The Downside of Separating "Good" Undocumented Immigrants from "Bad" Criminals
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In recent decades, the United States has seen a spectacular rise in deportations, with local police forces authorized by the federal government to identify undocumented immigrants for summary removal. More than 11 million undocumented people across the country – including up to one in ten adult workers in the state of California – faced this threat in their daily lives.
To assuage the human costs, President Barack Obama outlined a plan in November 2014 to provide temporary protection to many undocumented migrants. Building on his earlier efforts to set priorities, the President specified that officials would henceforth seek to deport “felons, not families,” “criminals, not children,” “gang members, not a mom who’s working hard to provide for her kids.” In short, under the new policy, various kinds of immigrants deemed good would be protected from deportation. Well-intentioned city leaders, bureaucrats, and police would need to sort out the good immigrants from those vilified as criminals.
These well-intended steps are meant to alleviate the trauma that the threat of deportation has imposed on millions of law-abiding migrants. But how do the binary divisions work out in practice? My research, based on a year of observations in southern California plus 75 in-depth interviews with undocumented Mexican migrants, suggests that efforts to divide good from bad people in migrant communities can have pernicious as well as helpful effects.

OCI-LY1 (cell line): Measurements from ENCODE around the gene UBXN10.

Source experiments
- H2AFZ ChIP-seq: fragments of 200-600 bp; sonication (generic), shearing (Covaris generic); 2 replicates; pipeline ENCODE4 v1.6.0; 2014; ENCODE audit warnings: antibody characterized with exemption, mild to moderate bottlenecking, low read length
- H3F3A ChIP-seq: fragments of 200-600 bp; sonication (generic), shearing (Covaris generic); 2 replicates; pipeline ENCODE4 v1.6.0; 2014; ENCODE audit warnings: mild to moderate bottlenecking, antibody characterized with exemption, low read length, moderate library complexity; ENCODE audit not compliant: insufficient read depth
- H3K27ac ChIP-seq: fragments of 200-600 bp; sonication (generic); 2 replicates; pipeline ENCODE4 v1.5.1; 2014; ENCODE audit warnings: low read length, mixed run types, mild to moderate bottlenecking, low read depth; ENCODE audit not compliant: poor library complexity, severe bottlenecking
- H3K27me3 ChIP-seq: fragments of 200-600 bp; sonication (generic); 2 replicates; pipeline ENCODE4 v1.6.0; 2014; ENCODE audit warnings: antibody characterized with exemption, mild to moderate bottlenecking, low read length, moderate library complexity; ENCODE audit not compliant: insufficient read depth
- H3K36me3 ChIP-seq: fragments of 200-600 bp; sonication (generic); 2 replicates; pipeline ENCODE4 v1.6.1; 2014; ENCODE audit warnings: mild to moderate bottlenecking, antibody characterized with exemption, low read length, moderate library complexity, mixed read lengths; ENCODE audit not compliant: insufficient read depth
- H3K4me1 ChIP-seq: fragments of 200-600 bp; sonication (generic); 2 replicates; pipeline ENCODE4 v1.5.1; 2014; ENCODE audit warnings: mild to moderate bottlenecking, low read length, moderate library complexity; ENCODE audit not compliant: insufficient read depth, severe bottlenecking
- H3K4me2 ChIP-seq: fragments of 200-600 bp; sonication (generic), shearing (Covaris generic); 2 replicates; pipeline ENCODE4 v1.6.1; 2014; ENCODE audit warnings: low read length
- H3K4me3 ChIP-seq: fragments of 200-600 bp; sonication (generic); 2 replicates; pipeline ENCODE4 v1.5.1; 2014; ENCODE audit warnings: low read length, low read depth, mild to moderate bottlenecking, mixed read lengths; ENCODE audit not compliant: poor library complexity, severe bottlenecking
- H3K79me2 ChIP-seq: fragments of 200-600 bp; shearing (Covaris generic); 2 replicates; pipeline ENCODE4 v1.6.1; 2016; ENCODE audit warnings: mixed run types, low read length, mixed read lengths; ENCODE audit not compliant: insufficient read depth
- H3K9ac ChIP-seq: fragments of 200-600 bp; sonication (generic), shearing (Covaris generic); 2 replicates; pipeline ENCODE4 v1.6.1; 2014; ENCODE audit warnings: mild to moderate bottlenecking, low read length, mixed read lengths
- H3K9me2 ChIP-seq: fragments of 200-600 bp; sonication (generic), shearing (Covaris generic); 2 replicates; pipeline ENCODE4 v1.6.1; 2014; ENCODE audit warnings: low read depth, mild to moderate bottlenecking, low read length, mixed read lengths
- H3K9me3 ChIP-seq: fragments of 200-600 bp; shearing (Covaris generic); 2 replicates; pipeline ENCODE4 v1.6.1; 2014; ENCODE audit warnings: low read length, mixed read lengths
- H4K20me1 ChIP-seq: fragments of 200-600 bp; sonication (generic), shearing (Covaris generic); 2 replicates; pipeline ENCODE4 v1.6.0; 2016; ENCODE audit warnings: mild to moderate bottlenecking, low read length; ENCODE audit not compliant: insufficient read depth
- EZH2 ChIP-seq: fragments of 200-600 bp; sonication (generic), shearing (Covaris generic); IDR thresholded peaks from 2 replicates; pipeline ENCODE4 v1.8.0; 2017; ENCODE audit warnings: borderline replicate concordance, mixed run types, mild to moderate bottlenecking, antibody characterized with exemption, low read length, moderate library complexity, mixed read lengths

The “Good Immigrant” Solution in Practice
A growing chorus of experts argues that U.S. deportation policies in the 2000s have had many harmful effects. After September 11, 2001, most undocumented migrants came to be regarded as criminals and local police got more involved in immigration control. With more than 400,000 people deported each year, families have lived with the daily threat of captures and removals of adults doing jobs or errands. Many have hesitated to seek out social services, report crimes to the police, or even leave their homes. Along with documented family members and friends, undocumented immigrants have become increasingly socially isolated and subject to labor abuses – turning them into what some scholars call an underclass.
In relatively immigrant friendly cities, states, and institutions, authorities have tried to ease omnipresent deportation threats by redefining many undocumented migrants as “good” residents to be left alone while deportation efforts focus on criminals. My research among undocumented groups in Southern California compares how migrants have fared in the city of Los Angeles, where such divisions occur, versus how they have fared in Escondido, where all migrants have been treated as illegitimate. I discovered that when immigrants believed the police were making distinctions, they saw deportation and public services as conditional punishments versus rewards. In the words of “Maria,” a 36-year-old garment worker who had been living in the United States for about 15 years, “as long as we [undocumented migrants] follow the law, stay under the speed limit, do the steps they ask for, not wander around here and there, not drink, not do drugs – I say that as long as one is doing what the law asks, paying your insurance, paying your tickets, then everything is OK. But if you go around messing here, messing there, or not paying your tickets, then [it’s not].” As this quote suggests, most of the migrants I interviewed in LA believed that they needed to go beyond just obeying the law to display deference, stoicism at work, and self-sufficiency.